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Kate Ogg
Senior Lecturer, ANU College of Law, Australian National University

In the fight against COVID-19, many countries have taken actions that prevent their citizens and residents from leaving. Some states, including Australia, Kazakhstan, Lithuania and Uzbekistan, have banned residents and citizens from travelling internationally (with various exceptions for essential work and dual citizens). Other countries, such as Cameroon, Colombia, the Republic of the Congo, Ghana, Haiti and Sudan have closed their borders, preventing exit and entry (preventing entry may be in breach on non-refoulement obligations). Many nations, including Albania, the Bahamas, Dominica, Djibouti and Kuwait, have suspended international flights indefinitely.

A person cannot be a refugee or claim complementary protection unless they are outside their country of origin or habitual residence. Thus, travel bans and border closures jeopardise a person’s access to international protection. Nevertheless, they have been introduced to prevent or slow the spread of COVID-19, which may be necessary to protect other human rights such as the right to life in article 6(1) of the International Covenant on Civil and Political Rights (ICCPR) and the right to the highest attainable standard of physical health in article 12(1) of the International Covenant on Economic, Social and Cultural Rights. 

Whether states are in breach of their international obligations by prohibiting their citizens and residents from leaving the country in the context of a pandemic is a complex question and one that, to my knowledge, has not been addressed yet from the perspective of asylum-seeking. (UNHCR’s recent comment on COVID-19 focuses on laws and policies that restrict entry and does not directly address policies preventing citizens and residents from leaving their own country.) In this post, I seek to open this conversation by examining the issue with reference to the human right to leave one’s own country. I suggest that bans on international travel, despite being introduced to address COVID-19, are a violation of this right.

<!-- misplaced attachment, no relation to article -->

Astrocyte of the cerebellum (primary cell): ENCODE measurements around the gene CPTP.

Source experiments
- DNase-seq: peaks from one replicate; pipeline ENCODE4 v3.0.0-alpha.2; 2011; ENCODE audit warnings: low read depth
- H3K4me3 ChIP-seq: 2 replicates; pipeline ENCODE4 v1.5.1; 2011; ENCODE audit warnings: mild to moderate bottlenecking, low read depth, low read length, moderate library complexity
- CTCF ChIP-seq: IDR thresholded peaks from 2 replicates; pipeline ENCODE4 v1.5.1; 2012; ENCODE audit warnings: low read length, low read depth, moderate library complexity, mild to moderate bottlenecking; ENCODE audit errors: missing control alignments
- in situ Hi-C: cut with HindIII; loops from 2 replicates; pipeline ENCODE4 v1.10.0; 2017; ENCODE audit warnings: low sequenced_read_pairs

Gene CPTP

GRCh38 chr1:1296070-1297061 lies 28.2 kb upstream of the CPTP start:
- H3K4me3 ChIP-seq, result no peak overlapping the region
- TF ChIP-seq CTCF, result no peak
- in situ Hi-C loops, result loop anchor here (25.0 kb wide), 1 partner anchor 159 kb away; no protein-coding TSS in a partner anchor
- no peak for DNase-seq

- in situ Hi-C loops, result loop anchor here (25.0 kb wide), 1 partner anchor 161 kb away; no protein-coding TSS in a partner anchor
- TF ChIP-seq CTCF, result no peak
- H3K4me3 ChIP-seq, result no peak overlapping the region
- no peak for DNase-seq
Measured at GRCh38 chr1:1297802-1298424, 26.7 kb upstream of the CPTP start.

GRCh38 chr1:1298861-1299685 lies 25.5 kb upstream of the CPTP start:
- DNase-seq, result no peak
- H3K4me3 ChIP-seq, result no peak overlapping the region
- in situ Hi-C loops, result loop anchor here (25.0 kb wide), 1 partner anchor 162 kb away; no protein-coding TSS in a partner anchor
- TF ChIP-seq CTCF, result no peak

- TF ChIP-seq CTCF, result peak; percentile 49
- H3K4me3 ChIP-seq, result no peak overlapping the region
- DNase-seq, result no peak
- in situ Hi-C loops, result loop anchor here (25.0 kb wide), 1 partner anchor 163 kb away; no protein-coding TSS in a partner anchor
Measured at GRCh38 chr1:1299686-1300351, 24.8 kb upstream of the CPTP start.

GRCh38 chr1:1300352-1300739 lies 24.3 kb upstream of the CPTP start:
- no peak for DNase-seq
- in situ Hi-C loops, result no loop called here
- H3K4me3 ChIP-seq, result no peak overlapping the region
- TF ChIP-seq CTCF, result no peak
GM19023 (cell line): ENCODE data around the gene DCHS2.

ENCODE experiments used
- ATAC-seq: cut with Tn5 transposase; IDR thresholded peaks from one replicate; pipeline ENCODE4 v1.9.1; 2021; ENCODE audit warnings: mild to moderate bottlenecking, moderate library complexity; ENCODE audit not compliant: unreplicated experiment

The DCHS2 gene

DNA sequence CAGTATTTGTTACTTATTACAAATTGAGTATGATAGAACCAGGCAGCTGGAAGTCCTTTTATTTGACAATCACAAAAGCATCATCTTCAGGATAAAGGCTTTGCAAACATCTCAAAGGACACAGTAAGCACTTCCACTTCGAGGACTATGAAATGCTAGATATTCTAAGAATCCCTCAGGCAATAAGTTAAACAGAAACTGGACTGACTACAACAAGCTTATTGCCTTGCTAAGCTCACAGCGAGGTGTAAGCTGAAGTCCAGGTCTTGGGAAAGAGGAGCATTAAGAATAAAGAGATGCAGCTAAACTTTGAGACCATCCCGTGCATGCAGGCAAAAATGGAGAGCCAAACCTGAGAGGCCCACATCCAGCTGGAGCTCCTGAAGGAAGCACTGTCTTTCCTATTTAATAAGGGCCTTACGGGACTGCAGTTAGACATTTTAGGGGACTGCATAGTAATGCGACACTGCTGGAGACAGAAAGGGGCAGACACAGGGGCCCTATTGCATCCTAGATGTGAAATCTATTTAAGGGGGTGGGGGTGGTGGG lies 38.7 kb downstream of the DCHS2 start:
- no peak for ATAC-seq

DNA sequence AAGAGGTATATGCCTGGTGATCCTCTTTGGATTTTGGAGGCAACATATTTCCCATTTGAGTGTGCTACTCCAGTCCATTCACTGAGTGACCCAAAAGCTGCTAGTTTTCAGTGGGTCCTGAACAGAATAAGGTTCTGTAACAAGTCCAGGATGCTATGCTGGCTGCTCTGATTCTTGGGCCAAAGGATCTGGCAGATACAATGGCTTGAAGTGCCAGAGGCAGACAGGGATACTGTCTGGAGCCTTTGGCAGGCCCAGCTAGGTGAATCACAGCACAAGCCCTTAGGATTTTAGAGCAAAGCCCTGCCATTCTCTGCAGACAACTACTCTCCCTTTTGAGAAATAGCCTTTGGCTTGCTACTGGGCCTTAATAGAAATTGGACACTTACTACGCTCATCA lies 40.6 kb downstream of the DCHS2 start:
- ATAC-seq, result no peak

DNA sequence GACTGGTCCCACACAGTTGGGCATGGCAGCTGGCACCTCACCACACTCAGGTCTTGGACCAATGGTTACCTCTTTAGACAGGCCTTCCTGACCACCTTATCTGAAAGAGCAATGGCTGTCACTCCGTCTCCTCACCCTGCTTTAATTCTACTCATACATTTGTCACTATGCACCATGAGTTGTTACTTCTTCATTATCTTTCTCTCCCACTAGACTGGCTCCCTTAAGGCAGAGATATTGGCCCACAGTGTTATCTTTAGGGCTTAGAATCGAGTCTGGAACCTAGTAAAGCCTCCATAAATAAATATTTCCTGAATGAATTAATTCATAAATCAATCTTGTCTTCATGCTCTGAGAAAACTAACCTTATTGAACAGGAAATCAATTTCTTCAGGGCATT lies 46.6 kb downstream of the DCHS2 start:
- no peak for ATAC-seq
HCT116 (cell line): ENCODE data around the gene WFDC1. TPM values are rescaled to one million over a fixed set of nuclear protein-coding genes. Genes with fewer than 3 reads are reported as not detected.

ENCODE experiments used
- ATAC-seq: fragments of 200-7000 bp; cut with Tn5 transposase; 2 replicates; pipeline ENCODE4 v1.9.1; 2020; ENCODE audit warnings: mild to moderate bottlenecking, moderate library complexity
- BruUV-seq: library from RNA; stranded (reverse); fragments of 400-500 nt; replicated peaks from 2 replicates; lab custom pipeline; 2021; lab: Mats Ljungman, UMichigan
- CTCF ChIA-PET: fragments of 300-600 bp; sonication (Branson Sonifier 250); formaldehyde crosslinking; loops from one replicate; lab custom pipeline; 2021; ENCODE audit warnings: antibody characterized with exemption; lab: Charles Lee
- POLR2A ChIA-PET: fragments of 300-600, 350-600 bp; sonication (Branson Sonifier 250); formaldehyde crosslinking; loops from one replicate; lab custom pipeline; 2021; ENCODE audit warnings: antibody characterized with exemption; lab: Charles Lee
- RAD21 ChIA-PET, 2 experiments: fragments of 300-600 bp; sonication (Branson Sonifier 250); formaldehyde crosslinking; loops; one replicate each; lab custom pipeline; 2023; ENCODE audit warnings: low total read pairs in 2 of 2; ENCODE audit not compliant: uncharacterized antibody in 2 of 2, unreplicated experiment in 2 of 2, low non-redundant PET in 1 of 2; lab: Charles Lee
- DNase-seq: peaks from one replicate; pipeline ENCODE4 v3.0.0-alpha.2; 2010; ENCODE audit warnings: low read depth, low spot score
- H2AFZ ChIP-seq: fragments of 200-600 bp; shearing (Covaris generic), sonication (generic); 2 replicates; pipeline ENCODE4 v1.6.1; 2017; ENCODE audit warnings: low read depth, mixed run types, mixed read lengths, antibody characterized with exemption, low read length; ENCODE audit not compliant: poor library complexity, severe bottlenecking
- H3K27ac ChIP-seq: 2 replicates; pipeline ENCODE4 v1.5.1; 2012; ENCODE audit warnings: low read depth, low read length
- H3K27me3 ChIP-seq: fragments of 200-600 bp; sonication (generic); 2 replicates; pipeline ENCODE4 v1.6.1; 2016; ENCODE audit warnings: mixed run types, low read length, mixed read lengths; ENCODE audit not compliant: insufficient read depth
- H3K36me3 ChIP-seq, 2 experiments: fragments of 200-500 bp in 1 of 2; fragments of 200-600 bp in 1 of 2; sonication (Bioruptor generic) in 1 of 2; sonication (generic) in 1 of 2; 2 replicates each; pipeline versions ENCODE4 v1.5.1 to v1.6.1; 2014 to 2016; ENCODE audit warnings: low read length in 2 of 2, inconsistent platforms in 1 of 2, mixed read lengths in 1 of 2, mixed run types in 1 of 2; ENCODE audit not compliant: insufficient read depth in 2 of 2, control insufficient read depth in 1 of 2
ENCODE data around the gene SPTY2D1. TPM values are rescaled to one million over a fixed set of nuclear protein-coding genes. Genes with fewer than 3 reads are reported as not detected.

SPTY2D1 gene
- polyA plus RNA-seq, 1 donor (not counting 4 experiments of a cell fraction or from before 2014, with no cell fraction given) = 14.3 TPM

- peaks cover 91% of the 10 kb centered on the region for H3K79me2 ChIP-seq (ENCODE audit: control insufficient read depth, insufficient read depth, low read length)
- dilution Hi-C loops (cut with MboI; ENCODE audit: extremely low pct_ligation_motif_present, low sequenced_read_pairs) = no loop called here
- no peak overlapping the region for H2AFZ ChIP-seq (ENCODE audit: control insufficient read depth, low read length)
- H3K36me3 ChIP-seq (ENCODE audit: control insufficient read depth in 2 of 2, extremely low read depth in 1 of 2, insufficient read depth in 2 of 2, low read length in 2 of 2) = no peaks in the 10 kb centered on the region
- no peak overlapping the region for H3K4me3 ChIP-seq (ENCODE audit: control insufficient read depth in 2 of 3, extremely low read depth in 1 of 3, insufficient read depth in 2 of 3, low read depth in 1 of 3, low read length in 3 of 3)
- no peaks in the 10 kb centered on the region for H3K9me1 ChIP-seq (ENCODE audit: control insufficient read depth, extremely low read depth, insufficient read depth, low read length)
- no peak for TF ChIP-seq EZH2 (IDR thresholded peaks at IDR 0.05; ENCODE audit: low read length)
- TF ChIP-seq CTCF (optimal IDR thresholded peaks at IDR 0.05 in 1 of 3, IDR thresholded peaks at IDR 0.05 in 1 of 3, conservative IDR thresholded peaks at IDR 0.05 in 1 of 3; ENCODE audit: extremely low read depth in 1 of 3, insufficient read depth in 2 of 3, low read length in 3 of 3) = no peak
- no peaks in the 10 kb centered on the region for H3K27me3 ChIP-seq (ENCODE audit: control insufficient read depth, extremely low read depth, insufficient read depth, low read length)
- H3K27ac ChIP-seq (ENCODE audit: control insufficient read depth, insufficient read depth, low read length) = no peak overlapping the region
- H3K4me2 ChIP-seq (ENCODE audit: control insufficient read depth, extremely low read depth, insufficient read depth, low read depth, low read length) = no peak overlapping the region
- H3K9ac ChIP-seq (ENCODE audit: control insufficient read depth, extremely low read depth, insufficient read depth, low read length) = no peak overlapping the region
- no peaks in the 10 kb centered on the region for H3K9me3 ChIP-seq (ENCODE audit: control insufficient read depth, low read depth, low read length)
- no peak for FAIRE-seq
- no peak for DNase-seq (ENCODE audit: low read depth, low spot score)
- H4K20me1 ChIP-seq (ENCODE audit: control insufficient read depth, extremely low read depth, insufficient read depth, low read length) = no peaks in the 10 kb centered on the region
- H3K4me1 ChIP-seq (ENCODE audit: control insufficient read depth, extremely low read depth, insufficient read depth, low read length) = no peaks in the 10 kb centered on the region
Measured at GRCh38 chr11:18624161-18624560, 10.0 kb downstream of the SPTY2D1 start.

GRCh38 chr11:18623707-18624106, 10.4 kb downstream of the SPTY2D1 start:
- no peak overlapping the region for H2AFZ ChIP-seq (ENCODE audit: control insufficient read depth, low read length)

Article 12(2) of the ICCPR states that ‘everyone shall be free to leave any country, including his [or her] own’. The right to leave has not been widely discussed in refugee law scholarship. This is despite recognition that many people cannot access international protection because they are unable to leave their homeland due to, for example, cost, carer responsibilities, illness, disability, or the inability to obtain travel documents. The COVID-19 prohibitions on international travel bring this right – and its relationship to refugee protection – into focus. 

According to article 12(3) of the ICCPR, the right to leave cannot be subjected to any restrictions except those which are: (1) provided by law; (2) necessary to protect public security, public health or morals or the rights and freedoms of others; and (3) consistent with the other rights in the ICCPR. Thus, one question is whether COVID-19-related prohibitions on leaving, though they prevent a person from seeking asylum, are nevertheless permissible by virtue of article 12(3) of the ICCPR.